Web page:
Pennsylvania residents recovering from drug-related disorder deserve safe housing with support | Opinion

Jennifer Smith

As a state and a nation, the drug crisis is devastatingly affecting us all. For proof, look no further than a recent report by the Centers for Disease Control that the number of overdose deaths has reached a new record across the country in 2021. In Pennsylvania, this is strong content, as we now see that the number of deaths from overdoses in 2021 is ahead of only what we saw in the midst of the 2017 opioid epidemic.

We are at a turning point in this crisis – between grief and hope. At the same time, as we see an increase in overdose deaths, the Wolf Administration is repeatedly urging us to loosen control over this public health crisis, providing everyone with access to treatment and continuing to recover.

“Nothing about us without us”: P.’s supporters address state-wide recovery issues

Everyone has a different way of recovery; but for many one of the critical stops after treatment is moving to a wellness home. Restoration Homes provide direct links to other recovery participants, mutual support groups and support services to prepare people for the transition to a life of recovery.

Healing is a time to celebrate and be proud, but it is also a very vulnerable time in someone’s life. Unfortunately, we have seen that too many bad actors have taken advantage of this vulnerability due to lack of standards or remedies, which has led to an unknown number of substandard facilities exploiting this vulnerable population.

That’s why Gov. Tom Wolfe has signed legislation that gives the Department of Drugs and Alcohol Programs (DDAP) the authority and responsibility to license rehab homes – just as the Commonwealth does for drug and alcohol treatment facilities. Last December, DDAP published regulations on licensing refurbishment homes and announced that the licensing program is officially open and accepting applications.

Drug and alcohol use during the pandemic is on the rise, government officials say

The goal of the licensing program is to support the sustainable recovery of people with drug-related disorders by providing a network of safe drug and alcohol recovery homes across the Commonwealth.

The Rehabilitation Home Licensing Regulations contain a number of provisions designed to protect residents in the areas of health and safety, finance, and residents ’rights, some of which include training of staff on naloxone use, CPR, first aid, and on-site storage of naloxone; and non-discriminatory practices based on age, gender, race, ethnicity, religion, economic status, disability, sexual orientation, gender identity / identification.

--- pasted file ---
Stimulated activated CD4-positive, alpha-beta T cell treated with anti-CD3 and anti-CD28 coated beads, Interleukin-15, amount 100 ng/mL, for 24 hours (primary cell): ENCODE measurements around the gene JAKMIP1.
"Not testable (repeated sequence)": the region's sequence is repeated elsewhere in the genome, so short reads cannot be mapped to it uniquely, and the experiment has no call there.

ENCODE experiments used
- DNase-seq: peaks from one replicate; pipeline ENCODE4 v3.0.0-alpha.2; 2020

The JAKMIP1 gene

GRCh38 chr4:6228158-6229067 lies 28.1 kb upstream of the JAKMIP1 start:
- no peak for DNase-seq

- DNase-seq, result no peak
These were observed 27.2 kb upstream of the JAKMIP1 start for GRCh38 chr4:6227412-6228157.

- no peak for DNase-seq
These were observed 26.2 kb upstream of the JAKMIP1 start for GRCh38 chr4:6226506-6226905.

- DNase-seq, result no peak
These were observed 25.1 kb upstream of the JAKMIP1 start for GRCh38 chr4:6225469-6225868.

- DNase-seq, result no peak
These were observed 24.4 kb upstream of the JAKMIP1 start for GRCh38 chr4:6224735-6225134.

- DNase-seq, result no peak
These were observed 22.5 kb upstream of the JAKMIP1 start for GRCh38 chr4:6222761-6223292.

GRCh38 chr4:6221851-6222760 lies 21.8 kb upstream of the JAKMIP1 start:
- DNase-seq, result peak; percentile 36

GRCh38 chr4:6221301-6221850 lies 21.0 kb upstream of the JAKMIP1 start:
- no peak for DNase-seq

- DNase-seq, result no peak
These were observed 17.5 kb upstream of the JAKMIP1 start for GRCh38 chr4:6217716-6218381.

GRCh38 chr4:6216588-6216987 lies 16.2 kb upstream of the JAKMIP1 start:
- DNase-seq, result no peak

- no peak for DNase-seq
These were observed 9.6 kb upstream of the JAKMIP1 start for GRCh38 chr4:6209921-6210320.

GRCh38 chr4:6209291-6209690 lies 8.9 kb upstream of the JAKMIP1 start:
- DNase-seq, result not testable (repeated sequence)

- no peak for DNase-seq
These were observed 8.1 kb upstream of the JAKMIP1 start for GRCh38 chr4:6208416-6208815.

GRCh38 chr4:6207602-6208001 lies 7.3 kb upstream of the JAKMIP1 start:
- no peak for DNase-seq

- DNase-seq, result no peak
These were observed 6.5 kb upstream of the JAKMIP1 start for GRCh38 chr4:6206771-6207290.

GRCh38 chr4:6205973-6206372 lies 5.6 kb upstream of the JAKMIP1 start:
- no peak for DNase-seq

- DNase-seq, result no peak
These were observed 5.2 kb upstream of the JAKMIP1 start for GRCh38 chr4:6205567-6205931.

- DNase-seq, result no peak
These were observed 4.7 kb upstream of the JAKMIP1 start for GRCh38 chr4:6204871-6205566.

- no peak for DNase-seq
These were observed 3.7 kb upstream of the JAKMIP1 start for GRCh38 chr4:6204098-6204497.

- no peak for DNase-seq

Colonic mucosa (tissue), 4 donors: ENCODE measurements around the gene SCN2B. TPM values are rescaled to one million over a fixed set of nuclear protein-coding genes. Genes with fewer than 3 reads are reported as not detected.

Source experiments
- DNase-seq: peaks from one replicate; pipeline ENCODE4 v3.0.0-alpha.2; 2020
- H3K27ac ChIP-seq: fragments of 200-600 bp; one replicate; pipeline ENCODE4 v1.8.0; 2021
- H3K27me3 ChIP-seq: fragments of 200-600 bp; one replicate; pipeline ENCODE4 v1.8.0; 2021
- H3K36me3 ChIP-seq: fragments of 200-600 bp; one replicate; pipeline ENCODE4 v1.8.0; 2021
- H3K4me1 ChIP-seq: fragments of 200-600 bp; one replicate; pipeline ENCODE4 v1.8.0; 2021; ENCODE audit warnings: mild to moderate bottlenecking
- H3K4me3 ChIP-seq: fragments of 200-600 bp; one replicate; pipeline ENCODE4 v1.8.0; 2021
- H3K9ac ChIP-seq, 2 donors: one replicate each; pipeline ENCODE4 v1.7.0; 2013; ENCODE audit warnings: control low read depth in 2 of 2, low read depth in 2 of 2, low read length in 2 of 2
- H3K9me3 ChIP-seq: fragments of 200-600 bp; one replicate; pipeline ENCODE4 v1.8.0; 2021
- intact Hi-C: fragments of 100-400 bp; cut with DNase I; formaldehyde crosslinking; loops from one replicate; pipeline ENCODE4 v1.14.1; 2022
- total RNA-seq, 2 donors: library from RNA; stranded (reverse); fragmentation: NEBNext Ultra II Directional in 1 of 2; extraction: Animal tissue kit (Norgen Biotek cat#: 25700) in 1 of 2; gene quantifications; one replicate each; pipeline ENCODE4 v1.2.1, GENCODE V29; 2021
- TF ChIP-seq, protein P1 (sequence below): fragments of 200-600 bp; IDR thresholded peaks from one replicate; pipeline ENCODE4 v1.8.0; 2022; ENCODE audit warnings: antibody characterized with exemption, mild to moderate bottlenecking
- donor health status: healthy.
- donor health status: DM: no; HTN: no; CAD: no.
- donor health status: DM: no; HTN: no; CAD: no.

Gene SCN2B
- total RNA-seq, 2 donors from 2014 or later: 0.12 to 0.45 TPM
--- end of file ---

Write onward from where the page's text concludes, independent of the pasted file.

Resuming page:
Rehabilitation homes must be licensed by DDAP if they receive federal or state funding, referral from government agencies, and / or referral for individuals whose treatment for substance use disorders (SUDs) is funded from federal or state funding.

Starting June 9, DDAP will have the power to impose fines, up to $ 1,000 a day, on operators of any unlicensed homes that receive government funding.

As this deadline is fast approaching, DDAP is here to help.

  1. Our Licensing Programs Office offers a free training seminar designed to answer a variety of questions related to the application process. Attendance at the seminar reduces the amount of time required to approve applications.
  2. The names, locations, and additional information about each DDAP-licensed recovery home in Pennsylvania are regularly updated in DDAP Object locator. A searchable map will also be available on the DDAP website in the coming weeks.
  3. More information about the application process can be found on the Recovery House page DDAP site.

At DDAP, our ultimate vision is for all Pennsylvania residents to live free or cured of addiction. Licensing rehab homes is a significant step in providing safe, affordable housing for Pennsylvania residents who have recovered after SUD.

We hope the program will give family members some confidence and peace of mind as to where their loved one lives, and will ultimately help reverse the overdose trends we are experiencing here in Pennsylvania.

Jennifer Smith is secretary of the Pennsylvania Department of Drugs and Alcohol. She writes from Harrisburg.

Back to top button